Many travelers come to Hawaii in search of the perfect beach. But Stefan Zhu of Northeast China came to check out the state’s educational opportunities.

The 22-year-old enrolled at Intercultural Communications College Hawaii, a downtown Honolulu school for English as a second language, where he hopes to bolster his English skills so he can get a job in luxury retail.

“I wanted a place where I could get around without a car so that left New York or Hawaii,” Zhu said. “New York is more expensive than Hawaii so I chose to come here.”

Tourism growth from the promising Asia-Pacific region, which is expected to help Hawaii shore up its

visitor industry in 2014, has created a surge in foreign students like Zhu who come from emerging visitor markets. The strong increases are also bolstering tourism, retail and real estate growth across the isles.

“We expect to see 25 percent growth over last year,” said Mika Sasamoto, ICC’s executive director. “Growth in education from Asia will create different economic markets for the state. We had one student from Europe that loved it here so much that he bought property in Waikiki. The parents of one of our Chinese students, who decided to go to private high school here, also bought a condominium. Our students and their parents, who typically come to visit them, also spend money vacationing here and buying goods here. There’s the potential for growth that goes well beyond education.”

While many of Sasamoto’s students come from Europe, a less robust source of visitors to Hawaii, she has seen growth from Japan, China, Taiwan and Korea and is also eyeing Latin America, especially Chile and Brazil.

“Not a lot of Europeans are coming to Hawaii for tourism, but for education the numbers are very high. About 35 percent of our students come from Europe; however, growth from Asia also has been strong. Our enrollment from China grew three times and it’s grown two times from Taiwan” she said. “As Hawai’i Tourism Authority pushes these markets, we’ve seen increases.”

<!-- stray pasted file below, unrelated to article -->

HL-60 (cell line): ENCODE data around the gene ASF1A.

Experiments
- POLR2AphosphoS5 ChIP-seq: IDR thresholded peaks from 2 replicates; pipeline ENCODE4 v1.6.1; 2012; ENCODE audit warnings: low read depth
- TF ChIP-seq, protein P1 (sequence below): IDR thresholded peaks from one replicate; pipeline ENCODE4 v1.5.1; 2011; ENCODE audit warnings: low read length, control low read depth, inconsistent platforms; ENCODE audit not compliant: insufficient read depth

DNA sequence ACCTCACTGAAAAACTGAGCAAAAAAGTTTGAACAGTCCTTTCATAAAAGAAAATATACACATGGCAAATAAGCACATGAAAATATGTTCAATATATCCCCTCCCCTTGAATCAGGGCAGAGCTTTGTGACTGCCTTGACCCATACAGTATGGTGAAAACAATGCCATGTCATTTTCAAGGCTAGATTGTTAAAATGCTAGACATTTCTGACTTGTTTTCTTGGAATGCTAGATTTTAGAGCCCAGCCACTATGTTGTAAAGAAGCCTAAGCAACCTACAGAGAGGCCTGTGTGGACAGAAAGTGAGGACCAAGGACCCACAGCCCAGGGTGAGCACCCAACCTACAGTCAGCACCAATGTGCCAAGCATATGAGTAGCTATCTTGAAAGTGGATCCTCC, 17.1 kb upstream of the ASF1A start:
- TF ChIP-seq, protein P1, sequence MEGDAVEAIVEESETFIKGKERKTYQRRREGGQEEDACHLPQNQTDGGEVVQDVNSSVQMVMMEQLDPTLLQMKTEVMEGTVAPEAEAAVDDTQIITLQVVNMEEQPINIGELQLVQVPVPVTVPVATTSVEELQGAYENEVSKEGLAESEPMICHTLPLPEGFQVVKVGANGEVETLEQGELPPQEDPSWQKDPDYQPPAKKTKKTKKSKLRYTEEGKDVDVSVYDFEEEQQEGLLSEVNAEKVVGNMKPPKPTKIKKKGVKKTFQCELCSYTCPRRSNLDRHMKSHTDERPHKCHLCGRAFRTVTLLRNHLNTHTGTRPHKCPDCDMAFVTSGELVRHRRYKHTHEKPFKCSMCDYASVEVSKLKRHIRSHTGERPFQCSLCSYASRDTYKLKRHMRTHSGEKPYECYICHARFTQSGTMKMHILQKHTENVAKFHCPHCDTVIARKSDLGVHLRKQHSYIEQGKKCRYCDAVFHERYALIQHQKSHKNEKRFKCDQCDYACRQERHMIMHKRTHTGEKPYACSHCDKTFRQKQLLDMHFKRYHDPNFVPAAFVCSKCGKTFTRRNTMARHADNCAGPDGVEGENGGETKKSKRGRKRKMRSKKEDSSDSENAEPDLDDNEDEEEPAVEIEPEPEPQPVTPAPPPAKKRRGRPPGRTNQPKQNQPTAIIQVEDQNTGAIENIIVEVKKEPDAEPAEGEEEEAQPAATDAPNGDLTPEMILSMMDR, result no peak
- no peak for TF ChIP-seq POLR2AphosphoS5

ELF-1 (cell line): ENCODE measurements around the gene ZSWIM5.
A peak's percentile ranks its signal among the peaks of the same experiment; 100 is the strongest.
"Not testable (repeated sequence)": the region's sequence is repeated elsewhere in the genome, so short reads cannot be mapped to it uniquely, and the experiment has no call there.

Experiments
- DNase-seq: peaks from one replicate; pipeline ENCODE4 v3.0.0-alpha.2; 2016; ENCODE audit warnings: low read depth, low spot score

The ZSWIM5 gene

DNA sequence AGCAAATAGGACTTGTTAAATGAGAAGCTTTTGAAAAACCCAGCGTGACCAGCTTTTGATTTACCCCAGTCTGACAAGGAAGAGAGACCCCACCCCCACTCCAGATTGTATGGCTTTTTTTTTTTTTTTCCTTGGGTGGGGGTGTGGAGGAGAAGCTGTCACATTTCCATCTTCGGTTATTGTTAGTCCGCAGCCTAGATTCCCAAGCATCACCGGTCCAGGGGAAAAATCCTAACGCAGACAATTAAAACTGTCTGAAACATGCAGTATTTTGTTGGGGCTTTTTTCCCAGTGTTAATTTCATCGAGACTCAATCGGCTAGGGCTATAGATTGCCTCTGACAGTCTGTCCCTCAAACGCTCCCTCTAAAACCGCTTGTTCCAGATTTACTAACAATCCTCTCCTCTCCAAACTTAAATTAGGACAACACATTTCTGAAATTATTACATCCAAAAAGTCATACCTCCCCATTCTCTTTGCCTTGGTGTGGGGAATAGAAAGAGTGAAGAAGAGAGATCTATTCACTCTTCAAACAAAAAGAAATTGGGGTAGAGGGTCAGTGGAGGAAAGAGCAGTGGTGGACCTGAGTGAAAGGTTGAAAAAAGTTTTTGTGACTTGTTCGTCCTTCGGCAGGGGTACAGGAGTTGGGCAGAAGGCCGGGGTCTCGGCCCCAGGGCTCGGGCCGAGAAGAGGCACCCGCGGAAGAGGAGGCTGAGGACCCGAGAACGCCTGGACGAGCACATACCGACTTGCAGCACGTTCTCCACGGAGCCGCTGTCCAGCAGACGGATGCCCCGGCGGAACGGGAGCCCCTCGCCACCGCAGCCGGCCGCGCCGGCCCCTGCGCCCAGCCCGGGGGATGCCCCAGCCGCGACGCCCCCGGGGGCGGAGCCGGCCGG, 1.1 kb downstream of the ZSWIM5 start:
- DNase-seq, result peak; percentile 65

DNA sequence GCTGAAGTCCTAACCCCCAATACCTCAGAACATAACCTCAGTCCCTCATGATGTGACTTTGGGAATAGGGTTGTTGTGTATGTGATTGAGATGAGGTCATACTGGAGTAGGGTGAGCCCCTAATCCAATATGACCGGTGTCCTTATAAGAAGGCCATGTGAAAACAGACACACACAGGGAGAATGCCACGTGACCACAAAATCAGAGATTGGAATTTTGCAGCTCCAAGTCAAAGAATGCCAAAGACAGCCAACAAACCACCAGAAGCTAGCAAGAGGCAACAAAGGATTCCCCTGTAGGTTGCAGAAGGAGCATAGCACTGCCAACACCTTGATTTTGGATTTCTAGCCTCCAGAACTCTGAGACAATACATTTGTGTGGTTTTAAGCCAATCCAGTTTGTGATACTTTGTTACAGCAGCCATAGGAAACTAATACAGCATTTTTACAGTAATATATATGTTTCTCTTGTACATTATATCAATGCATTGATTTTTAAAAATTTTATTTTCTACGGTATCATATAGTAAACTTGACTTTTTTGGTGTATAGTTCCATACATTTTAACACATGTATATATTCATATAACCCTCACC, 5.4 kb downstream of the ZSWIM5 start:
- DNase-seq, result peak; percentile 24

Jose Villa, publisher of Hawaii Hispanic News, said the state would be wise to increase efforts to grow visitors from Latin America.

“Latin American countries are getting more affluent and many people there love to travel and consider Hawaii paradise,” he said. “It’s a lot more like Latin America in Hawaii than on the mainland. Typically a lot of Latinos come from tropical climates and are used to wearing brighter colors and being more affectionate. Hawaii is a good fit for them.”

Sasamoto said she would like to see Hawaii’s tourism leaders and politicians continue to work on building better relationships with more emerging markets and easing travel restrictions for visitors who come from places like China that require a visa to visit.

Even with such challenges, ICC has reaped the benefits of growth from some of these markets. As a result of greater enrollment, ICC has been able to restore staff cut during the last global downturn as well as expand programs, such as its teen summer camp experience. Demand for short-term and long-term study of English as a second language has been so strong that it has exceeded ICC’s available space.

Fumika Utsu, a dental hygienist in Kyoto, said she’s been studying at ICC for the past two years so she can participate in continuing educational career opportunities outside of Hawaii. She chose Oahu because she became familiar with the island during previous vacations: It is easy to navigate and it is close enough to Japan that she can go back and forth with ease.

“I’d been here as a visitor 16 times and I already have (time share) membership at Hilton Grand Vacations Club,” Utsu said.

While year-round programs are popular with adult students, ICC also saw a boost in enrollment for its teen summer camp program.

“Last year we had eight students, but it grew to 29 this year and I’m hearing from many students in China that want to register for next year,” Sasamoto said. “We are hoping to double the count for next year and I’m actually hoping to put together a teen winter camp.

“More and more Asian parents want their children to go to high school in America, or even to early education like preschool and kindergarten. They want to help their children experience American culture and learn English.”

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